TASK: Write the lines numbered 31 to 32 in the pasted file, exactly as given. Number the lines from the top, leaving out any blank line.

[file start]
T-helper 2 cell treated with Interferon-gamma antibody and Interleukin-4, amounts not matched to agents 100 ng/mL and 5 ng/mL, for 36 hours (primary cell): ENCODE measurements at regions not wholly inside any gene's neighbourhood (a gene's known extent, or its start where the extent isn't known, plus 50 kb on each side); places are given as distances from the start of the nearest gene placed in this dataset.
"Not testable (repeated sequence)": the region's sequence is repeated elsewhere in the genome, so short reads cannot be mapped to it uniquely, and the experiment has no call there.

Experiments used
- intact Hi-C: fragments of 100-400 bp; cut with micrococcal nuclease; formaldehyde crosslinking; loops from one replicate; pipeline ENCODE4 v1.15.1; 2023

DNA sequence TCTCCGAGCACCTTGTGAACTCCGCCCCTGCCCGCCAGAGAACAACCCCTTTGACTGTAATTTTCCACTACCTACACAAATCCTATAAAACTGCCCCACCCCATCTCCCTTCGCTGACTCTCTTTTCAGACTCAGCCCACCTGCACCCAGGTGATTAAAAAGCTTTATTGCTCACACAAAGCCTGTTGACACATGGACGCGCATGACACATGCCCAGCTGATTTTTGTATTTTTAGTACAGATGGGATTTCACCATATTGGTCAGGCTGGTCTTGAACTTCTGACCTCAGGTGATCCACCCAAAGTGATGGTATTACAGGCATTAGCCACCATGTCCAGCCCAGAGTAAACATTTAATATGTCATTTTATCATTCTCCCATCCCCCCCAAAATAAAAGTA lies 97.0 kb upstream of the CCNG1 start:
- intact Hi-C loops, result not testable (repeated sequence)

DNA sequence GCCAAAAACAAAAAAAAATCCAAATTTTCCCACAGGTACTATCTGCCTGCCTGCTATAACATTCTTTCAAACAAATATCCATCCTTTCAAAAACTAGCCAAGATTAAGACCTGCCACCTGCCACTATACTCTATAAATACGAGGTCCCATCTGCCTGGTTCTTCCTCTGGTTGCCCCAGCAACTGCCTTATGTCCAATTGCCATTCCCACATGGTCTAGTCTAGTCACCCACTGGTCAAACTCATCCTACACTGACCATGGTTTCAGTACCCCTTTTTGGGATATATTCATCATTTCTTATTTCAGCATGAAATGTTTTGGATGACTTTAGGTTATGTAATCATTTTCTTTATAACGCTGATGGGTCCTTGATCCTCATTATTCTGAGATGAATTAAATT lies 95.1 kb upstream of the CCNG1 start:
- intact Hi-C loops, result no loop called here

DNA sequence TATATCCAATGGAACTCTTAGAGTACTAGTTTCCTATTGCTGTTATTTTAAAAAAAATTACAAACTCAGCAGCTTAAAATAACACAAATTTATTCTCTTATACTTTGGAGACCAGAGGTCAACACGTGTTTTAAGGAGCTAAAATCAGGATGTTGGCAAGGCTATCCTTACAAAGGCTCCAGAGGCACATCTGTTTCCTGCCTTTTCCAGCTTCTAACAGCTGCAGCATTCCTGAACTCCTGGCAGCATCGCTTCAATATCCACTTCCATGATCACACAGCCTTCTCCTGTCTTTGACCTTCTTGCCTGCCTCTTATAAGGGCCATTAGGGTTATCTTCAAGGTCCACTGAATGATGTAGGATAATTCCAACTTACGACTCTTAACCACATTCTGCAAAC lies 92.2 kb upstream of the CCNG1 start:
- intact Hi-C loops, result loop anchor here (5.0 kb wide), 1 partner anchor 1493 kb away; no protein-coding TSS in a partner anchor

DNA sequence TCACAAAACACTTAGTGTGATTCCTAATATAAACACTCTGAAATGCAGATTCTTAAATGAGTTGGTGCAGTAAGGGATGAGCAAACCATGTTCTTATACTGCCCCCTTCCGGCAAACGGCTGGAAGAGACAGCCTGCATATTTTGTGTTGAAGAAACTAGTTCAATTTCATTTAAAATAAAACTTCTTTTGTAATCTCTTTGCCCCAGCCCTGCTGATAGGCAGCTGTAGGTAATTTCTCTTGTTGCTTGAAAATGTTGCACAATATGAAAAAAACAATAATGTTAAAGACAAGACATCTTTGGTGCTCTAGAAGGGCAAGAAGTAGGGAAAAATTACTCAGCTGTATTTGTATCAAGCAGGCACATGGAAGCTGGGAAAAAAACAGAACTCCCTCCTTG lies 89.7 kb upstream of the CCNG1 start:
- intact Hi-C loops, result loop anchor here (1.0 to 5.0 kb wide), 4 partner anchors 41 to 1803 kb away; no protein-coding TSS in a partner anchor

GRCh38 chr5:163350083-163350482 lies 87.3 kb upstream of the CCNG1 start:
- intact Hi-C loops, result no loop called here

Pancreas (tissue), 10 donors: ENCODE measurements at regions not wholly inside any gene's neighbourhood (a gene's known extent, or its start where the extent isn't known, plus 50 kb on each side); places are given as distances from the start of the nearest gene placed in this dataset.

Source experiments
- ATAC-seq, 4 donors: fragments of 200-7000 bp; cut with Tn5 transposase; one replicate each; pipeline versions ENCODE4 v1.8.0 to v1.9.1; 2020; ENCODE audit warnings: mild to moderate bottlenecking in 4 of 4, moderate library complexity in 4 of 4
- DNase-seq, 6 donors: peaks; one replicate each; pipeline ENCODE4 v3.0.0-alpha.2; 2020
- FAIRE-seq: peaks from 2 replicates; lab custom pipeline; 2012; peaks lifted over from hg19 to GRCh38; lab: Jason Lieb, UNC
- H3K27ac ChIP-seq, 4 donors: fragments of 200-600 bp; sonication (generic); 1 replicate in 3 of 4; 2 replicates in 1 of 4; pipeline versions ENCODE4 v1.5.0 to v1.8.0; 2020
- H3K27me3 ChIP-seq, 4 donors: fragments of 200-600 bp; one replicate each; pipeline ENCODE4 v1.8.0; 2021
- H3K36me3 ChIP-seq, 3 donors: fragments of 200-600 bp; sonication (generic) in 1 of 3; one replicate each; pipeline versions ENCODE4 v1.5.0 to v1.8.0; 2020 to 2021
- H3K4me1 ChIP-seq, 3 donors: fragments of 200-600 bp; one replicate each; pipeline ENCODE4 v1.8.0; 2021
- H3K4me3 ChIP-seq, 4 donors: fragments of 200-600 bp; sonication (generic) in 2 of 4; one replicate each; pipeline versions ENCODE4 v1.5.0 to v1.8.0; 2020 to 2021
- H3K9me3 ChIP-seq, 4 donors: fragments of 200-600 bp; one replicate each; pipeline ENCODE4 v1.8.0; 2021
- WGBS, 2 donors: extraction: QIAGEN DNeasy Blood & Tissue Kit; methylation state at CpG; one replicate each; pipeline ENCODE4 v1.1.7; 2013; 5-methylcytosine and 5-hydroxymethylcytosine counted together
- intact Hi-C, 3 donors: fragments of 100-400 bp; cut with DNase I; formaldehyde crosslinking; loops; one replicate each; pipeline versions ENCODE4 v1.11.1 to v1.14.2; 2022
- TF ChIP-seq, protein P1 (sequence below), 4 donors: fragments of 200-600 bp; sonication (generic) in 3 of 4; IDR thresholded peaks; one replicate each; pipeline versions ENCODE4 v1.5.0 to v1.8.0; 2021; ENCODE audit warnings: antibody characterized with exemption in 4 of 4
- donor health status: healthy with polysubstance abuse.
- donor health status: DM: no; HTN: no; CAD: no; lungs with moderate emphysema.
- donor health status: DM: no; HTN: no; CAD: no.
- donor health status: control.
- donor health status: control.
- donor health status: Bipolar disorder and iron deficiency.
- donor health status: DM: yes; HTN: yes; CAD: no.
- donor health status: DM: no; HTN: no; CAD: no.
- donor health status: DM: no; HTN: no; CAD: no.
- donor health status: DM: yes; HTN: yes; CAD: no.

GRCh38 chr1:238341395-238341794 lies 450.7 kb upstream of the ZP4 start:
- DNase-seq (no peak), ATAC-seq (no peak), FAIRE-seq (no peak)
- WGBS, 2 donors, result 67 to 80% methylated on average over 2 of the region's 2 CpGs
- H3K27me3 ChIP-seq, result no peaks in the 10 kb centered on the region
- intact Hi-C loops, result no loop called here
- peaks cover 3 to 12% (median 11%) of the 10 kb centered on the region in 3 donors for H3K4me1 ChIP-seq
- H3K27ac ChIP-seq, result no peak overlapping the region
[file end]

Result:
- donor health status: DM: no; HTN: no; CAD: no.
- donor health status: control.